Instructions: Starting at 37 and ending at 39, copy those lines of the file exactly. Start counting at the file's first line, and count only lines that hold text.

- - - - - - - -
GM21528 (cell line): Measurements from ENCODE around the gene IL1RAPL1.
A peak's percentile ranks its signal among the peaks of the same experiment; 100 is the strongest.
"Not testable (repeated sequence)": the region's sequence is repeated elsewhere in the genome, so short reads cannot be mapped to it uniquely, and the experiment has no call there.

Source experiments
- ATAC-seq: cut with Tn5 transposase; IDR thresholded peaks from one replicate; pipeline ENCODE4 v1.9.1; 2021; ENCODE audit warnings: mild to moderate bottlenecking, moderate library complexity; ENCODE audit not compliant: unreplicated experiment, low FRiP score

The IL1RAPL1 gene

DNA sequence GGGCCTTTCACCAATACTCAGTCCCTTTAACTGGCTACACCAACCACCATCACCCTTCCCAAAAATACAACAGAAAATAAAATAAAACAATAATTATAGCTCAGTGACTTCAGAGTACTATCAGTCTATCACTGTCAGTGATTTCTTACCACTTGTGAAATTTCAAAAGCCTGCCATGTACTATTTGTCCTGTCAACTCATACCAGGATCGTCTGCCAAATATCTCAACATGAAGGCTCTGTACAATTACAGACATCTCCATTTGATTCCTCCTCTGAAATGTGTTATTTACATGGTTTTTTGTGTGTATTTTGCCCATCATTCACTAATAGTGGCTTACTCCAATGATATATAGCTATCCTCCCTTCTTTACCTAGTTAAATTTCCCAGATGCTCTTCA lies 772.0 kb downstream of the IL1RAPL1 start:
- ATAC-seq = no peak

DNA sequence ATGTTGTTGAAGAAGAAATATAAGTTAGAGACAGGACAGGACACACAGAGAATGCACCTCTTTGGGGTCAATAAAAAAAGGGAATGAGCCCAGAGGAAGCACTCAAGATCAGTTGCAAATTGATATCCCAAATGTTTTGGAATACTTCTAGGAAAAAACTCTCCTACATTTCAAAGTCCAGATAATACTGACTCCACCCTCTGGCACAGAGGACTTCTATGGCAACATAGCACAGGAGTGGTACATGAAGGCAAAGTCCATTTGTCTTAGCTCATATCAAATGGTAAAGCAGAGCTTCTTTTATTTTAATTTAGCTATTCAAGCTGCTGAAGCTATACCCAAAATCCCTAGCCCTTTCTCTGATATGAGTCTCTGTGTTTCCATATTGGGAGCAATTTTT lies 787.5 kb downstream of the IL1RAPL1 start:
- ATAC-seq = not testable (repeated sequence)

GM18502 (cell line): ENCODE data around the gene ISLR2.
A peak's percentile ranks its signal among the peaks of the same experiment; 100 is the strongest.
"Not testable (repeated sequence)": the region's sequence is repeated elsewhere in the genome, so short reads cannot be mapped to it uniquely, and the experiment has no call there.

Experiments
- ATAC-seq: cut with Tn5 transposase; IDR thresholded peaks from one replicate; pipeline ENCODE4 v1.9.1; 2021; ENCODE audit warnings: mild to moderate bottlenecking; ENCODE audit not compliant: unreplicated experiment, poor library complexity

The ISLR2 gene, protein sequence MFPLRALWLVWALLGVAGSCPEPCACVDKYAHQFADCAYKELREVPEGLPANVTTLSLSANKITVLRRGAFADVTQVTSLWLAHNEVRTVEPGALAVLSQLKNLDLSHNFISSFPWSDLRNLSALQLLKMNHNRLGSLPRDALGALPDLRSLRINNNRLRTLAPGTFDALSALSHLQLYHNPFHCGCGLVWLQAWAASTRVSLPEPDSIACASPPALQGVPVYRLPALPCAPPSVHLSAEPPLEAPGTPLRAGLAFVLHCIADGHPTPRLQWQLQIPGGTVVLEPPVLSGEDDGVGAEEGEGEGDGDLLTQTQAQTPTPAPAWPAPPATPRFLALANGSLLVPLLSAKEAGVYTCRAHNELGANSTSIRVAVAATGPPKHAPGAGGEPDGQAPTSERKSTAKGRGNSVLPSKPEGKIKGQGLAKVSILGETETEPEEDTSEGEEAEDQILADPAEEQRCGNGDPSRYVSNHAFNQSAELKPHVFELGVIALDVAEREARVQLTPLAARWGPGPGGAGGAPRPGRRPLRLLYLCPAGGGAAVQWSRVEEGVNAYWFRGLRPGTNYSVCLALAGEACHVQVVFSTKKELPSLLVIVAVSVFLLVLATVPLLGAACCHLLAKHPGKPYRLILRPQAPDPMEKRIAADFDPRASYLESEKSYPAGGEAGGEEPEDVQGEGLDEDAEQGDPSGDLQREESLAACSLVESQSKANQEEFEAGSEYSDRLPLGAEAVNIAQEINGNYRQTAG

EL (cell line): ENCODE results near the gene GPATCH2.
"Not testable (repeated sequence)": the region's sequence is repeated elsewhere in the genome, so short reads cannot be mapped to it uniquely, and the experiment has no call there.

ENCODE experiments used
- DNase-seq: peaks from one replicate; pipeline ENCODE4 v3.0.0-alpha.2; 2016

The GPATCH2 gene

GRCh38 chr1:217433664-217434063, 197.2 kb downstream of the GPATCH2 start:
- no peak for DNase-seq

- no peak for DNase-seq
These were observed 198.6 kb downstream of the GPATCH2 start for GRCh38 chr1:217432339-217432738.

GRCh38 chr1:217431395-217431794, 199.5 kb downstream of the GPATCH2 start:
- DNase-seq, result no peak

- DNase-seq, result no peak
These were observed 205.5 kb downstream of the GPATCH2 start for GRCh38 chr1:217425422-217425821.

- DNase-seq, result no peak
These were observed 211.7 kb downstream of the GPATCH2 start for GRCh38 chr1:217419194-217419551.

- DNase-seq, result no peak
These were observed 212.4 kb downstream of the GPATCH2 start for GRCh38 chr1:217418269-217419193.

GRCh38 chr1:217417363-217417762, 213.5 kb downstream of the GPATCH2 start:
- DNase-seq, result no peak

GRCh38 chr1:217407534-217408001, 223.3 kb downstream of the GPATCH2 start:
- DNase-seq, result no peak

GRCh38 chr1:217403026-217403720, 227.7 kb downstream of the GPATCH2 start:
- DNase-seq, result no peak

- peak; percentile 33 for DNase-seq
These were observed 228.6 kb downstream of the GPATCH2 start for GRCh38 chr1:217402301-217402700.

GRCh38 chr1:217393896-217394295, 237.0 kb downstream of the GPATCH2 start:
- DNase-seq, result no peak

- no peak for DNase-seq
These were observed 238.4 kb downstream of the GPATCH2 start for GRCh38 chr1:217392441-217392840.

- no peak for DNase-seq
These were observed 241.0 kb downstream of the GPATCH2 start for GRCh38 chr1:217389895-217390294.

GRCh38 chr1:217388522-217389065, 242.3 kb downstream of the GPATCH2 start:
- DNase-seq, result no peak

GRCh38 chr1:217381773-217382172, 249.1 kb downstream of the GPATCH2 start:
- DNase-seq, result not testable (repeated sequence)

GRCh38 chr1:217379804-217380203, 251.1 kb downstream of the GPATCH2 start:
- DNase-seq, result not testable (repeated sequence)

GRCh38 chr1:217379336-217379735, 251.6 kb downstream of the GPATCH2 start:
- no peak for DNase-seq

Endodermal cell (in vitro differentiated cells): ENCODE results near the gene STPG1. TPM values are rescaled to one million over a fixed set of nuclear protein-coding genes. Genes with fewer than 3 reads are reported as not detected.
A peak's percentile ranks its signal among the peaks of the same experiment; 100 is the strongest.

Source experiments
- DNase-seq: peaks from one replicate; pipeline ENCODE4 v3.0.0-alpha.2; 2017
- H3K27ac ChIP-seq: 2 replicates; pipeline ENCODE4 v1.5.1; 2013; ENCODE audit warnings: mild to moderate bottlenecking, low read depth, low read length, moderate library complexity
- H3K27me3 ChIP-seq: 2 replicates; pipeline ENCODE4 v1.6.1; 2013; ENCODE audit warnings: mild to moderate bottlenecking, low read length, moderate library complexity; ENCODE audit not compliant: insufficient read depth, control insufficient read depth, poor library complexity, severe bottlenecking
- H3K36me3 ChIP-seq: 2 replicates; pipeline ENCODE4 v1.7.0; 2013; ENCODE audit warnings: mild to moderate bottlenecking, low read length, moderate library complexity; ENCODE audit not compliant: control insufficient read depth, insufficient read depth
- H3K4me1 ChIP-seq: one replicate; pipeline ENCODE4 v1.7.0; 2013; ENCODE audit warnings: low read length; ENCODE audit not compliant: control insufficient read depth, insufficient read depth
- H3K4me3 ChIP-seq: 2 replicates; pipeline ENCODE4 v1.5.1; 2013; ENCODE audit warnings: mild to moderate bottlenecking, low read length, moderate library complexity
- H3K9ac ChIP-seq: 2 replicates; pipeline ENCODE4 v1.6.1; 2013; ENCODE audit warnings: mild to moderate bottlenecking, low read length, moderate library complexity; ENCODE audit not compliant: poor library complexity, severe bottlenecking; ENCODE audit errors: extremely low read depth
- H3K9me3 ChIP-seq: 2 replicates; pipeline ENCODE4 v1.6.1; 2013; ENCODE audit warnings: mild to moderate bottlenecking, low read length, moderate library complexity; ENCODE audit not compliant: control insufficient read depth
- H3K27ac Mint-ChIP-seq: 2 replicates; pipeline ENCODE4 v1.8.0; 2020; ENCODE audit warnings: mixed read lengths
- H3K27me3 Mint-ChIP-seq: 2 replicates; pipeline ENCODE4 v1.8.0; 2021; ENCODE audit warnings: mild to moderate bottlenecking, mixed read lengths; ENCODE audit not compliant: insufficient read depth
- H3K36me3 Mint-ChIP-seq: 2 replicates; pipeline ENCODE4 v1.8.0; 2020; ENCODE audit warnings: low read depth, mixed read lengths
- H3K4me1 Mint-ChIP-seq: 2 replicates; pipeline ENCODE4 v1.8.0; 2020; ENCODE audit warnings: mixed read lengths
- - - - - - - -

- DNase-seq, result no peak

GRCh38 chr1:217403026-217403720, 227.7 kb downstream of the GPATCH2 start:
- DNase-seq, result no peak